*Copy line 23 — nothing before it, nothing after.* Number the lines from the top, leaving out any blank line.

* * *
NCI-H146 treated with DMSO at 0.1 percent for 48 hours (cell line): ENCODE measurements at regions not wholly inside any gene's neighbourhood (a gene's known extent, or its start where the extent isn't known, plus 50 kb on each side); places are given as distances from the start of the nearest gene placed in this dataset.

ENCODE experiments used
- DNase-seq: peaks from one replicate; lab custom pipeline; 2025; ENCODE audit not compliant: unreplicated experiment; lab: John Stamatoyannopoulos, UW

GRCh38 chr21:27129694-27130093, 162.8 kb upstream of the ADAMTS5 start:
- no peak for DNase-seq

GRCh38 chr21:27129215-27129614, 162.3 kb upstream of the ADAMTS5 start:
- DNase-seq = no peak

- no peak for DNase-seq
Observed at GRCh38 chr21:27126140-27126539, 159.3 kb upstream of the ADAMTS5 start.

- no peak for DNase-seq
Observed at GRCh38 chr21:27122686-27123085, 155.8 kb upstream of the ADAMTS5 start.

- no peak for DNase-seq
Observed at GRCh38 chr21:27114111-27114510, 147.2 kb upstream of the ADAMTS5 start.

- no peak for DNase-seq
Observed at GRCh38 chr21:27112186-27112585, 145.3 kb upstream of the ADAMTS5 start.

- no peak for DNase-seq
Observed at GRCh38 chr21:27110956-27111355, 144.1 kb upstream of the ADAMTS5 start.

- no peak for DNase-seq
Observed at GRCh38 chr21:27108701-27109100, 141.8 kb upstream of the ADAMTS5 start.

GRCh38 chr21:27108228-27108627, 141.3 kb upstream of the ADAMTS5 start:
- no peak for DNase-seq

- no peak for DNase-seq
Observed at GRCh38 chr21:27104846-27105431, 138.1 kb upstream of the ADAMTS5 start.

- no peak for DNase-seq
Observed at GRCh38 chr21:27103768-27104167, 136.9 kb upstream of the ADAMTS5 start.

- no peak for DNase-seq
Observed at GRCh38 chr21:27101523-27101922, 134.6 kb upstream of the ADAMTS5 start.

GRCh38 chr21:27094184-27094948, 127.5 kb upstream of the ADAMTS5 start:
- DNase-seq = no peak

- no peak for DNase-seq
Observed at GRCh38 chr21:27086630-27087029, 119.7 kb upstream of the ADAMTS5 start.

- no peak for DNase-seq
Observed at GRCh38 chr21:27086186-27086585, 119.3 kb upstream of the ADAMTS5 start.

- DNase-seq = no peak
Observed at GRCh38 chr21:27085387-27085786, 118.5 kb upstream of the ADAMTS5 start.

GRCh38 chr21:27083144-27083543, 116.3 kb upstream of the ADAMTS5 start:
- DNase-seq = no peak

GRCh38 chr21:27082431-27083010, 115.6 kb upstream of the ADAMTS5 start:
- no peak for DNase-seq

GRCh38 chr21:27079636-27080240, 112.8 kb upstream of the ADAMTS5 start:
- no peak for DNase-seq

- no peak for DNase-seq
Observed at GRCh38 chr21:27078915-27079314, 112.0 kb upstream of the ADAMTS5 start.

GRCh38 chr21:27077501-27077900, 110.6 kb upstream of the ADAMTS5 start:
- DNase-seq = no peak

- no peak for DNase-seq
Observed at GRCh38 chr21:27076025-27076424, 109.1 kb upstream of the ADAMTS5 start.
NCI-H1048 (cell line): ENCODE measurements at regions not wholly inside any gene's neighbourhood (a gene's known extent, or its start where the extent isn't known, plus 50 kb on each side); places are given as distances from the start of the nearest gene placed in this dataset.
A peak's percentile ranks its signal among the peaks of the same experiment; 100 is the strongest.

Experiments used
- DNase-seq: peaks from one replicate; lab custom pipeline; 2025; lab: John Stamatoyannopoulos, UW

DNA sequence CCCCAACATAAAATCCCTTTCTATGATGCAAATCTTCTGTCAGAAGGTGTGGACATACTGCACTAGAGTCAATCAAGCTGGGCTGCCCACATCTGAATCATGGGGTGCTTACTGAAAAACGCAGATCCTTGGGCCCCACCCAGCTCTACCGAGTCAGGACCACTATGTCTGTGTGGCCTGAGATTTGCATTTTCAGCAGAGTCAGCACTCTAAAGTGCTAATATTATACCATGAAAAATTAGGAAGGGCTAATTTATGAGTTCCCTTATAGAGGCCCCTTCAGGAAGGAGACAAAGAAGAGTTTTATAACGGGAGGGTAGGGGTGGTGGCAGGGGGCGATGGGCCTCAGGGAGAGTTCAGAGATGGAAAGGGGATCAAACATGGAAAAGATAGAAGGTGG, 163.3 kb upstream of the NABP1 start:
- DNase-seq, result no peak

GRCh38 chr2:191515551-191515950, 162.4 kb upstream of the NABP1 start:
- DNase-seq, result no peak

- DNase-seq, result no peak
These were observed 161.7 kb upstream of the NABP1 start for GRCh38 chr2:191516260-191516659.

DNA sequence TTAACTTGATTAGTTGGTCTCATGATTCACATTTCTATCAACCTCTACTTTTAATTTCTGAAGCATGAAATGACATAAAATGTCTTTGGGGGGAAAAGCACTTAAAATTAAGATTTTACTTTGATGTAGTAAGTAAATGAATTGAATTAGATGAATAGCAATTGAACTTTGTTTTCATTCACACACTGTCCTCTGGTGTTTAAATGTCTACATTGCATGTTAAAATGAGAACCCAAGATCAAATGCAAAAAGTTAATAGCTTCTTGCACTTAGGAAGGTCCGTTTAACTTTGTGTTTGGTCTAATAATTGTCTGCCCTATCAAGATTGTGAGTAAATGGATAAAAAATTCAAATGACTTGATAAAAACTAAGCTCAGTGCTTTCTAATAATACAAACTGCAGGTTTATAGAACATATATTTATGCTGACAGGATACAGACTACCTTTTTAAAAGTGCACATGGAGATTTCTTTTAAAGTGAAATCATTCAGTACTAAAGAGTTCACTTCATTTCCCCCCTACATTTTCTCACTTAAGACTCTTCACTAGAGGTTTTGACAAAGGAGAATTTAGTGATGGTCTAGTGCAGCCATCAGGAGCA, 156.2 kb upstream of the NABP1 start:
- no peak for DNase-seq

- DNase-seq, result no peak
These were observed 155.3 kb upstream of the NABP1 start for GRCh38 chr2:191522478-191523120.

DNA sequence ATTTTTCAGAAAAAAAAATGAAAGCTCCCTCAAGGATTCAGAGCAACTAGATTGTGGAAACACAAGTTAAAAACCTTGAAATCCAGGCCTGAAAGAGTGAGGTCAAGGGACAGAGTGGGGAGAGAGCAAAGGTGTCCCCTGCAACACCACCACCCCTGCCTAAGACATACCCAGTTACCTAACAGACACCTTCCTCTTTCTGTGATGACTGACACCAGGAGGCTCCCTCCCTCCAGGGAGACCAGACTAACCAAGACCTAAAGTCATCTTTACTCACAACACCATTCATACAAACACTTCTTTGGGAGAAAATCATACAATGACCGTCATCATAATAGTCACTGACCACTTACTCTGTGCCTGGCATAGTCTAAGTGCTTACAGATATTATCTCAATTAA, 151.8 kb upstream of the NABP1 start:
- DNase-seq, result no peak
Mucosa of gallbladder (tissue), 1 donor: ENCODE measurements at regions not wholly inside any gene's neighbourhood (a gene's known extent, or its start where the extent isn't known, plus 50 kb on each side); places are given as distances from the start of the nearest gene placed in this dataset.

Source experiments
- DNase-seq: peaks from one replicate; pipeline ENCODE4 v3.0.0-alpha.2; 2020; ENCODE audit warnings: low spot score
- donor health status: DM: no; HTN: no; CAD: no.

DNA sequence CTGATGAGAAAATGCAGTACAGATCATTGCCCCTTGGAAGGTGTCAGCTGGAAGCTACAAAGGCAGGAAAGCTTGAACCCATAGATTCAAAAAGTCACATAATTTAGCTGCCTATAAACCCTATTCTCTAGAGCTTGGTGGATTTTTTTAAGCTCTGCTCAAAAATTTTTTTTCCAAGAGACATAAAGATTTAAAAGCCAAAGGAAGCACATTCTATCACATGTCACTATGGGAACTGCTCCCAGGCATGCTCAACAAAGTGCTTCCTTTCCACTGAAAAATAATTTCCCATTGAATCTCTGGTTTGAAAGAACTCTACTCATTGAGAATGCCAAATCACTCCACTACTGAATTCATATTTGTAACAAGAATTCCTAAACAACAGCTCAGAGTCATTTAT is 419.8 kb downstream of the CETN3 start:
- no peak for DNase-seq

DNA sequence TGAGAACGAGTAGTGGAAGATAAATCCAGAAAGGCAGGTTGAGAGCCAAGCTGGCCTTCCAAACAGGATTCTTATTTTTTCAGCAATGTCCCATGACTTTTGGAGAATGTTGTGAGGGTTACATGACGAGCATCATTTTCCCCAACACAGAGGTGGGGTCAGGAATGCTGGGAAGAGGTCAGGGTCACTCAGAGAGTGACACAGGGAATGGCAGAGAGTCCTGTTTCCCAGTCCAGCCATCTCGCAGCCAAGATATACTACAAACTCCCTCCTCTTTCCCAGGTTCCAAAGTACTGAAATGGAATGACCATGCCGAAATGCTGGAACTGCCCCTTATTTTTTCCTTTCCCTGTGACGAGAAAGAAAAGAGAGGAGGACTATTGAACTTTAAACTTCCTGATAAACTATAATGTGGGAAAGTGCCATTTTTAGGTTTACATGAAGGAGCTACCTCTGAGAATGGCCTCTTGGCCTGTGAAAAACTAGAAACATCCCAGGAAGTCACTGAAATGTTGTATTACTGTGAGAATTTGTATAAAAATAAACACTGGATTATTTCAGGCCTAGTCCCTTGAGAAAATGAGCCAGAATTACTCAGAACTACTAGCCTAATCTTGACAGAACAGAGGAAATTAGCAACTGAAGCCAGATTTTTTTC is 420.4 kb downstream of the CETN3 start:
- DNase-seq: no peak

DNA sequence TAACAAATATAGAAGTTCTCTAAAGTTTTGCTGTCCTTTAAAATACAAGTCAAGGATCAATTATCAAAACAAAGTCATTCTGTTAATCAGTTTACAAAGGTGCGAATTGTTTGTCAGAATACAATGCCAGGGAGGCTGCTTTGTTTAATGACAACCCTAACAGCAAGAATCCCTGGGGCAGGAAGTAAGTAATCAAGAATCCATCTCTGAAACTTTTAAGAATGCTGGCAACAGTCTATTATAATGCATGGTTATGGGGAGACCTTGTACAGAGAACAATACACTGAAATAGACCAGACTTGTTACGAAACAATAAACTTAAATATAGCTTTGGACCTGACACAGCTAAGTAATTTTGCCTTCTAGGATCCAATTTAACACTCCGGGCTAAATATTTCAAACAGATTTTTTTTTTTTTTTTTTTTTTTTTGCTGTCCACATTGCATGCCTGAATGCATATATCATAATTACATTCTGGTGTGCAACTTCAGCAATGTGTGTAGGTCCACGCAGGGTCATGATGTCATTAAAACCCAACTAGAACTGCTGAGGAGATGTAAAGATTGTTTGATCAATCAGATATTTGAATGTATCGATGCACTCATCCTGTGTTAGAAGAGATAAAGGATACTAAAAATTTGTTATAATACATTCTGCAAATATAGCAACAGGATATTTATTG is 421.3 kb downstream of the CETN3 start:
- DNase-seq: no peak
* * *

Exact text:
Observed at GRCh38 chr21:27104846-27105431, 138.1 kb upstream of the ADAMTS5 start.